Other Investment Policy Reviews
The DRC has not undergone an OECD (Organization for Economic Co-operation and Development ) or UNCTAD ( United Nations Conference on Trade and Development )Investment Policy Review in the last 10 years, although in 2010, in collaboration with the World Bank and the European Union, the GDRC published a Diagnostic Study on Commercial Integration – a trade survey that identifies commercial hurdles and provides recommendations. The report highlighted four key points, which for the most part remain valid:
- The GDRC’s customs procedures are outdated and fail to comply with international standards as recommended by the World Customs Organization (WCO) in the Revised Kyoto Agenda;
- Trade information and management systems are inadequately computerized; Where they are computerized, computerization is often ignored in favor of manual records;
- Exporters face indiscriminate fees imposed by government agencies along with informal facilitation costs for record handling;
- Onerous regulations and administrative hurdles lead to average administrative wait times of four to five days at port, costing on average more than USD 1,020.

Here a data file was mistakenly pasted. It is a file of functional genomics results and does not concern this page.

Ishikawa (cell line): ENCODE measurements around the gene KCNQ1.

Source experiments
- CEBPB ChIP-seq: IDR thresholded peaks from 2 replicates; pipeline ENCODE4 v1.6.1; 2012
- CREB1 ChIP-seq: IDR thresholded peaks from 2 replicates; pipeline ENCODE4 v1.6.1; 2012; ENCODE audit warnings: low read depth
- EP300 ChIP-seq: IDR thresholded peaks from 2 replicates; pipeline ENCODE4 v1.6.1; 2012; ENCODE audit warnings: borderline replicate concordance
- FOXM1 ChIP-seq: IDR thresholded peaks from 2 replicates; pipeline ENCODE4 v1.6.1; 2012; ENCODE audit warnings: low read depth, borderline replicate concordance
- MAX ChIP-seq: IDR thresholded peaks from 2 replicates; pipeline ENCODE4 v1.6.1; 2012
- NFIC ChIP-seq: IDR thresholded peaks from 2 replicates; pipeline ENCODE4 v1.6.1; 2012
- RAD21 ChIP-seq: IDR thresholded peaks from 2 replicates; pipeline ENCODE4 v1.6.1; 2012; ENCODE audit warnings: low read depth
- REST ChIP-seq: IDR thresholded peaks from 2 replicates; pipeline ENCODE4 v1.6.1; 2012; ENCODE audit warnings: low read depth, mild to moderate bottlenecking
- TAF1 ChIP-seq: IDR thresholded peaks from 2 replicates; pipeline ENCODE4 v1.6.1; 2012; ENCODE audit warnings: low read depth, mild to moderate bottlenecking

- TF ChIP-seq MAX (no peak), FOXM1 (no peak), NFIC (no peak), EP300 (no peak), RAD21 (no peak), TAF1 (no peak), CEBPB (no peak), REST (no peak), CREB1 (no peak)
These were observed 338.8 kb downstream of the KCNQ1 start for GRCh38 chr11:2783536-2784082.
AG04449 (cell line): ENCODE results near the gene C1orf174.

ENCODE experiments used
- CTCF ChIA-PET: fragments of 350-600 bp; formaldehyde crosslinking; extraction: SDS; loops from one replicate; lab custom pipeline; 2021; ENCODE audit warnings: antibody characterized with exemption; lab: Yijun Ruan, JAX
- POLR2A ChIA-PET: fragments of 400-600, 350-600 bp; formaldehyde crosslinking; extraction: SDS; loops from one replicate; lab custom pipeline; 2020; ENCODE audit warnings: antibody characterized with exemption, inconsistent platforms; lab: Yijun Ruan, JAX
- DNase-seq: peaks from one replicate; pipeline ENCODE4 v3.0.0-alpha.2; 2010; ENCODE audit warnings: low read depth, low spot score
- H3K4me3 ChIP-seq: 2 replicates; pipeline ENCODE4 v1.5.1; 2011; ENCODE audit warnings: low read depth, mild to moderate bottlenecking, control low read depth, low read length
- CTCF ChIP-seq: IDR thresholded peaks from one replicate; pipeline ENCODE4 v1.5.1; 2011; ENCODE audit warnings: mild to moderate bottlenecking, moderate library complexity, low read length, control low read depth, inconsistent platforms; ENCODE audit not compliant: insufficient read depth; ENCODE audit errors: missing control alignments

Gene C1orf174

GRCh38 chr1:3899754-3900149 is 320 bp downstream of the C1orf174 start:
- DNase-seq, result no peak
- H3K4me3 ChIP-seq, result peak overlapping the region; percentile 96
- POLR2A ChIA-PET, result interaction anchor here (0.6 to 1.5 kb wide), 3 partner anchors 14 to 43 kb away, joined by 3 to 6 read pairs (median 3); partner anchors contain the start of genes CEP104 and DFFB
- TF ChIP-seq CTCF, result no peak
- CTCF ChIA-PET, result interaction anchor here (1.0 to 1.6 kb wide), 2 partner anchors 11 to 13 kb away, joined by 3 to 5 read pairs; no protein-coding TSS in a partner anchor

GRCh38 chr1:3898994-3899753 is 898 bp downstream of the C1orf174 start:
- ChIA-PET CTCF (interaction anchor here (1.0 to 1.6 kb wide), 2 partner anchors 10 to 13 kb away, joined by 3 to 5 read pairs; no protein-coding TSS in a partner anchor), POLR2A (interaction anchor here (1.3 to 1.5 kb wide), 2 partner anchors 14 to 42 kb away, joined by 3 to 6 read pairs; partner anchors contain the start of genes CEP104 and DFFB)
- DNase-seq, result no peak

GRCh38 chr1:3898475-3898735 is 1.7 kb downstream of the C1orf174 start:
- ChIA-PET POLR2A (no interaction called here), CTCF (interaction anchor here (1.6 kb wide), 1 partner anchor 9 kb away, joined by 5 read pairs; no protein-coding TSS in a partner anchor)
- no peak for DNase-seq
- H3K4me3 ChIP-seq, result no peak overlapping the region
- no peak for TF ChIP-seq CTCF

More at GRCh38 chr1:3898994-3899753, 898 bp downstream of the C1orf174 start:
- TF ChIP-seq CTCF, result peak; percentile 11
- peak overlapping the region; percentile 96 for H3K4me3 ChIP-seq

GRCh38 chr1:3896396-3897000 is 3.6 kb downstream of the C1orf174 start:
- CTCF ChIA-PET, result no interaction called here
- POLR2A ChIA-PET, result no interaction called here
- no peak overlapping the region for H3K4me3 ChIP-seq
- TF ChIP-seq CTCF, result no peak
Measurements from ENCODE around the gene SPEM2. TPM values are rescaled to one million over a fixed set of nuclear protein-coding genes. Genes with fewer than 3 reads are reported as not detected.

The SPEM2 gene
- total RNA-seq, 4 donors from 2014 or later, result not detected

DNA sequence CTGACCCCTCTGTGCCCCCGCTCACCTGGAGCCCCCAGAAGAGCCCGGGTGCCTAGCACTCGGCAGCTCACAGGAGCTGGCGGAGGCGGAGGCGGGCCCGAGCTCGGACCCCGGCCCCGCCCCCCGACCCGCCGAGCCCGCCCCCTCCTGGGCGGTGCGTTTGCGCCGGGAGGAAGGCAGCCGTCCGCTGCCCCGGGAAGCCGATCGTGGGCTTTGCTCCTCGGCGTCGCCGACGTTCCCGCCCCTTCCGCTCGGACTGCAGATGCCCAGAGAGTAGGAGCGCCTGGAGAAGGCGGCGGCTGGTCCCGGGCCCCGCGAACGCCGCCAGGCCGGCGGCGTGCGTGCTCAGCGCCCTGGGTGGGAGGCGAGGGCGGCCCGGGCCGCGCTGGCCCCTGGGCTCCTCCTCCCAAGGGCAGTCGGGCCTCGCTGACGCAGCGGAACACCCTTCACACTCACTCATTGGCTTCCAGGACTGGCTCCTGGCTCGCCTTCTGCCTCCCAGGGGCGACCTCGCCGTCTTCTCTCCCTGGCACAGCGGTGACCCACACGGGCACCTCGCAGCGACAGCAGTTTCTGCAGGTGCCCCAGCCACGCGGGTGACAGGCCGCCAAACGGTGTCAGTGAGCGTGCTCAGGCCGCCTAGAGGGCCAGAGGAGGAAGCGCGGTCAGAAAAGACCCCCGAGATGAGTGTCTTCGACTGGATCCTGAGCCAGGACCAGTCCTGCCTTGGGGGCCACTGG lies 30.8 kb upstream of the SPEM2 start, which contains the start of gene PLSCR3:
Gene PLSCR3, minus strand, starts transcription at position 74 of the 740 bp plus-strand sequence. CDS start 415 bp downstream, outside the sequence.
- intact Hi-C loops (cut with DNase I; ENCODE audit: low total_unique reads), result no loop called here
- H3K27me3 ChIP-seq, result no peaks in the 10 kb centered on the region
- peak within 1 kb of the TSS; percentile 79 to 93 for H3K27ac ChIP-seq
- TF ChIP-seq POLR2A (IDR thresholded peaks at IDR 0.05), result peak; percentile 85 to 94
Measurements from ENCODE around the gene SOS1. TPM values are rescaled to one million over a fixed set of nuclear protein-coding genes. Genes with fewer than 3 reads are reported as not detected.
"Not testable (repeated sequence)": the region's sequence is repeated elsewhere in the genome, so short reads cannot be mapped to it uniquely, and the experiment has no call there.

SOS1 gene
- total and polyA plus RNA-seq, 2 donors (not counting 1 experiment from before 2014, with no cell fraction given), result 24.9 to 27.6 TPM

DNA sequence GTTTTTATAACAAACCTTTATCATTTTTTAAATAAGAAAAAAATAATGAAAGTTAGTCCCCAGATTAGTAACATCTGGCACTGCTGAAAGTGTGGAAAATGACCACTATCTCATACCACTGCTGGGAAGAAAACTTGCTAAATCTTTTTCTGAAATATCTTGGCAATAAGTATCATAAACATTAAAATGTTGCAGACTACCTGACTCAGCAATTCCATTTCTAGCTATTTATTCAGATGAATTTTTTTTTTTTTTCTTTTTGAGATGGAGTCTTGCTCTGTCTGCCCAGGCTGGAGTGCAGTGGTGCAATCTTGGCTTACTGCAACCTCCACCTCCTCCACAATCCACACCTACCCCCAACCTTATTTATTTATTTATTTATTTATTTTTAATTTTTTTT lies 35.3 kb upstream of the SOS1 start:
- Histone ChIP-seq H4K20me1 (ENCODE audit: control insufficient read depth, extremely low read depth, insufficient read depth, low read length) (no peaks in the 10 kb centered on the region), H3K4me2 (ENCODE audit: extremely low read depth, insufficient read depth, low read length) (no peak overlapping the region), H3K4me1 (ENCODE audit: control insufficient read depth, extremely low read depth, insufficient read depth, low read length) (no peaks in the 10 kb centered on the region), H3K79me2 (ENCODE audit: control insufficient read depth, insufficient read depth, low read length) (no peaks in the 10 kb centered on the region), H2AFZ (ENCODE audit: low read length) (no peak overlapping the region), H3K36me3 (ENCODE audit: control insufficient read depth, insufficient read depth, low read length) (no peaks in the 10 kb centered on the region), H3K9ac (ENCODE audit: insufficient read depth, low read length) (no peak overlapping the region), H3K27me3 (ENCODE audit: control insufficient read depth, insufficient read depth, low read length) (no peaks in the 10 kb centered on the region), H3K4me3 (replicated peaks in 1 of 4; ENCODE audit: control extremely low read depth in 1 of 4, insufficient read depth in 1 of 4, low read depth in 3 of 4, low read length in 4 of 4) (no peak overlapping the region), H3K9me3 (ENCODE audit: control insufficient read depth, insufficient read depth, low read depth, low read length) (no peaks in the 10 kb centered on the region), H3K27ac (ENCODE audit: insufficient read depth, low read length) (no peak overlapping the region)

The GDRC has recently computerized the customs offices in Kinshasa, Matadi, and Haut Katanga, which generate 70 percent of customs revenue, but the transition from manual to computerized systems has been poorly managed, leading to extended delays in clearing customs.
Since 2013, the GDRC has operated a “one-stop shop” ( ) that brings together all the government entities involved in the registration of a company in the DRC. The registration process now officially takes three days, but in practice it can take much longer. However, some businesses have reported that the Guichet Unique has considerably shortened and simplified the overall process of business registration.
Local sourcing requirements for foreign investors in the new subcontracting law (discussed in Section 1.2) will hinder foreign business activity if the law is implemented as written.
The GDRC does not provide any specific provision for equitable treatment of women or underrepresented minorities in the economy, although women and underrepresented minorities are accorded all citizen rights within the law.
The GDRC does not prohibit outward investment, nor does it particularly promote it. There are no current government restrictions preventing domestic investors from investing abroad, and there are no current blacklisted countries with which domestic investors are precluded from doing business.
2. Bilateral Investment Agreements and Taxation Treaties
The U.S.-DRC Bilateral Investment Treaty (BIT) was signed in 1984 and entered into force in 1989. The BIT guarantees reciprocal rights and privileges to each country’s investors and provides that, should a claim arise under the treaty, it can be submitted to a dispute resolution mechanism through international arbitration.